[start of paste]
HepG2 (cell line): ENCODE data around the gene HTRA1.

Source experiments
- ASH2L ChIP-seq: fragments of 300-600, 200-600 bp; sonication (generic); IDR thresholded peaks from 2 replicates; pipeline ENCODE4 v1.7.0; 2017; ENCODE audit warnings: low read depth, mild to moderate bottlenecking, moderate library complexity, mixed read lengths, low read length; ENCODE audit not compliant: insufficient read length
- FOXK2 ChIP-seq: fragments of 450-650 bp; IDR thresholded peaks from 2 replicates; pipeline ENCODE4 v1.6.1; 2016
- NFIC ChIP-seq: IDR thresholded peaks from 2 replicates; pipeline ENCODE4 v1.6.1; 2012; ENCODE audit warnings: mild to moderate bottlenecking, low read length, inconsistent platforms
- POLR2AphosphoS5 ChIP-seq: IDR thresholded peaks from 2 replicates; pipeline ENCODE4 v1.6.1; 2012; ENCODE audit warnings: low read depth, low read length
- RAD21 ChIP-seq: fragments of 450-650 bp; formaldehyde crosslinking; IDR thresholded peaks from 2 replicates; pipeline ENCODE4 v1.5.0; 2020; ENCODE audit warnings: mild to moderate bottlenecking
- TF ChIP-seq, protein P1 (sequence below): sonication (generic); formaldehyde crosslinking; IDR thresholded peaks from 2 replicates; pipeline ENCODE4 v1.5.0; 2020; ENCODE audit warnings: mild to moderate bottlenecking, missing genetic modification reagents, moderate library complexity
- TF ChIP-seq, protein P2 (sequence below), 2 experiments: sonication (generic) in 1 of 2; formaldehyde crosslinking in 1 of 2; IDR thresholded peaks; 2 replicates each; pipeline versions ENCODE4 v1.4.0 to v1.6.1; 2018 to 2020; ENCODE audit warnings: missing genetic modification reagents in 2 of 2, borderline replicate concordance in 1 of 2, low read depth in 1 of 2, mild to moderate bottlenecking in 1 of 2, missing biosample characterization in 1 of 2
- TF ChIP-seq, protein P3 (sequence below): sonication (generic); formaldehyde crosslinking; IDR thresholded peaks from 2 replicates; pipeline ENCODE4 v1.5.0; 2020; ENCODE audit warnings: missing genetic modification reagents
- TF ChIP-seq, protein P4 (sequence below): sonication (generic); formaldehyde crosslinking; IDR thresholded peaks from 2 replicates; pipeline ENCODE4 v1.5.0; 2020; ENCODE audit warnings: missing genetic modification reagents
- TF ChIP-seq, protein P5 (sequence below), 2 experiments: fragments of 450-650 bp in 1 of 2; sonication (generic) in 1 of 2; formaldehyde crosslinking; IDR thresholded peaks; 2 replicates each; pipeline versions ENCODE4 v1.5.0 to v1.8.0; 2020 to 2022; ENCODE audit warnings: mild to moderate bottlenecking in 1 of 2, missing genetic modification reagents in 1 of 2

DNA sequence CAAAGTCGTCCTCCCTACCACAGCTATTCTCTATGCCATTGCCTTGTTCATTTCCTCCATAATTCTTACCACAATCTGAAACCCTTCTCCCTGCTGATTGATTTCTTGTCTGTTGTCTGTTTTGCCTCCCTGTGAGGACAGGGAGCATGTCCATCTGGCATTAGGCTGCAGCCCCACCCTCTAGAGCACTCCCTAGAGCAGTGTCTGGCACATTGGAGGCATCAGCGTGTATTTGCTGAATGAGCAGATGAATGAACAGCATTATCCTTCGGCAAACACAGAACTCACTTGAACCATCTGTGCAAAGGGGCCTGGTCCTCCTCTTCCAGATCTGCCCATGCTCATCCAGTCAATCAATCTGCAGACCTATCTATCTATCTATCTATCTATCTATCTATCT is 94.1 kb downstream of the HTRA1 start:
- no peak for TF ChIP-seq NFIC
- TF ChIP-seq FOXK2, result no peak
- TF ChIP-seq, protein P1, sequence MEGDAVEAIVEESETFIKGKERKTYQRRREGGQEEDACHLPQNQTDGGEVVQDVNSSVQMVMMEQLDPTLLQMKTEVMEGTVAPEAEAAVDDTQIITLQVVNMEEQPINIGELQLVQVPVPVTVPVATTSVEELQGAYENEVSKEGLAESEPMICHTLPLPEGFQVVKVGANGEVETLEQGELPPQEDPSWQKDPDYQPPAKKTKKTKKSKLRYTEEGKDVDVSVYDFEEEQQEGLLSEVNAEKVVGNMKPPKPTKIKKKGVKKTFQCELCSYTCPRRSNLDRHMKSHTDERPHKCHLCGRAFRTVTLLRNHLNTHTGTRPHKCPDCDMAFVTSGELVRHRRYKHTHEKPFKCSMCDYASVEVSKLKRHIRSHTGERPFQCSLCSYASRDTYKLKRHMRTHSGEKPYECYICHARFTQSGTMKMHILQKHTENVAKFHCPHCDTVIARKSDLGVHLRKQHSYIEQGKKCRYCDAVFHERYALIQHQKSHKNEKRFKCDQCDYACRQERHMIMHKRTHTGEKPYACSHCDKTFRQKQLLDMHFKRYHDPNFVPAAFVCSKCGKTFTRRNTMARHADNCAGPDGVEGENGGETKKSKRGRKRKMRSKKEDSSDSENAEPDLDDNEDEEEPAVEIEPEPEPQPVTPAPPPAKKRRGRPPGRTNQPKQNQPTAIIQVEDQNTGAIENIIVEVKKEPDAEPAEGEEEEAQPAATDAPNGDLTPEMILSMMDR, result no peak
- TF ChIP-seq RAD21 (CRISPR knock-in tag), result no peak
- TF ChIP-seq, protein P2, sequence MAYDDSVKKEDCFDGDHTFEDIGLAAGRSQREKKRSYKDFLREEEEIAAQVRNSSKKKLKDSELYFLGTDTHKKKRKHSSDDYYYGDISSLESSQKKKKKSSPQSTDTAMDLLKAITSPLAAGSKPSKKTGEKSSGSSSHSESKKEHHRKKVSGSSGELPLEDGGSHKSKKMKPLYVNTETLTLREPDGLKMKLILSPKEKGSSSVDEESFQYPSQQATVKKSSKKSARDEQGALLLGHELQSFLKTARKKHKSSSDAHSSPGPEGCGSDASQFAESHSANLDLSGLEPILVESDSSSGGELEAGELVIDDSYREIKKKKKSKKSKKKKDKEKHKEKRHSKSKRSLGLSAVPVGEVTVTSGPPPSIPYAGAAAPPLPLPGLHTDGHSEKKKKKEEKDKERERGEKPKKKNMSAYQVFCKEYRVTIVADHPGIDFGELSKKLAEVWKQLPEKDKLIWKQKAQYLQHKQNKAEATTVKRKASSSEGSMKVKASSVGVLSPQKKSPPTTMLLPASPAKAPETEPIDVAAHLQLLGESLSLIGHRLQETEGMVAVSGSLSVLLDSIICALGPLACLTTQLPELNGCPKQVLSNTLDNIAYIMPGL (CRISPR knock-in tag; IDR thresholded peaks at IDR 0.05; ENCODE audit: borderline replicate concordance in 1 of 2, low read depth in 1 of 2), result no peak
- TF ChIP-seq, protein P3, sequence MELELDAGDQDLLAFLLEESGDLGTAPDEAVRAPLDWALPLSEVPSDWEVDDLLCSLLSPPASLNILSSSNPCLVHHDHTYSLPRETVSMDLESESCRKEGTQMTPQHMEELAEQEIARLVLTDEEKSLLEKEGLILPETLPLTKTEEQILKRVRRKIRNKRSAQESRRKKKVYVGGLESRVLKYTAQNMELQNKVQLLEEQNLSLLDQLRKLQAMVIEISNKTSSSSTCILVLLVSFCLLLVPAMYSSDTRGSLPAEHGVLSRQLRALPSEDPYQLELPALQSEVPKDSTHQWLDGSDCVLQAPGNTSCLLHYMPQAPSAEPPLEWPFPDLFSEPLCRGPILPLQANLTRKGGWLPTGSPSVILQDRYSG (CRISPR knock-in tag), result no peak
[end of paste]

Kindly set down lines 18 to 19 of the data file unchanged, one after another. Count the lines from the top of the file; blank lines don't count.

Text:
- TF ChIP-seq, protein P2, sequence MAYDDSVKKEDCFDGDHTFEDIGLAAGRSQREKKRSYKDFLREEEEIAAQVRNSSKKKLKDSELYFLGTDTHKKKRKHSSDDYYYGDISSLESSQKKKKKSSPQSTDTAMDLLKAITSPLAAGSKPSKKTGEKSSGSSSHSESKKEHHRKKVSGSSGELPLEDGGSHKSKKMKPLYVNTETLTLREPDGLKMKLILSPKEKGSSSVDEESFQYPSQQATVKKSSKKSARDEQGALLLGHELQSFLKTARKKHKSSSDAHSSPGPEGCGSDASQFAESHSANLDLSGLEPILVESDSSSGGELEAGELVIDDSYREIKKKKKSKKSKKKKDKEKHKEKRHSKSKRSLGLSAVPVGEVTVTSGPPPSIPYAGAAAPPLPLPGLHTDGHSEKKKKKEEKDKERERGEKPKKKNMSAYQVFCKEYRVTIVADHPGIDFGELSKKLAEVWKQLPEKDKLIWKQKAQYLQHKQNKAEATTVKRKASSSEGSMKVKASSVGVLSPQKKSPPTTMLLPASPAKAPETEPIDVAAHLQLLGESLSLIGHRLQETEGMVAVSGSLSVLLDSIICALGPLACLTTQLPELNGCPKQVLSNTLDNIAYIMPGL (CRISPR knock-in tag; IDR thresholded peaks at IDR 0.05; ENCODE audit: borderline replicate concordance in 1 of 2, low read depth in 1 of 2), result no peak
- TF ChIP-seq, protein P3, sequence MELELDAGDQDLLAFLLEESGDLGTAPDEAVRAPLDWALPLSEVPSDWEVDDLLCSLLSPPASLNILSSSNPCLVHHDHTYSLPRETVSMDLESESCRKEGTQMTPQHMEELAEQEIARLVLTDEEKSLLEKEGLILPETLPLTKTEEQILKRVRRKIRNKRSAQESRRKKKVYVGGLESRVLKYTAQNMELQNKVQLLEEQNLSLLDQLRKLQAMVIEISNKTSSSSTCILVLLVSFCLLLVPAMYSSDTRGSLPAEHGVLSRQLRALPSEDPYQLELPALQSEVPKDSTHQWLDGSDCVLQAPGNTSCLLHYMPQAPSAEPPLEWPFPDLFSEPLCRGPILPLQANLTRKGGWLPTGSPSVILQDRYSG (CRISPR knock-in tag), result no peak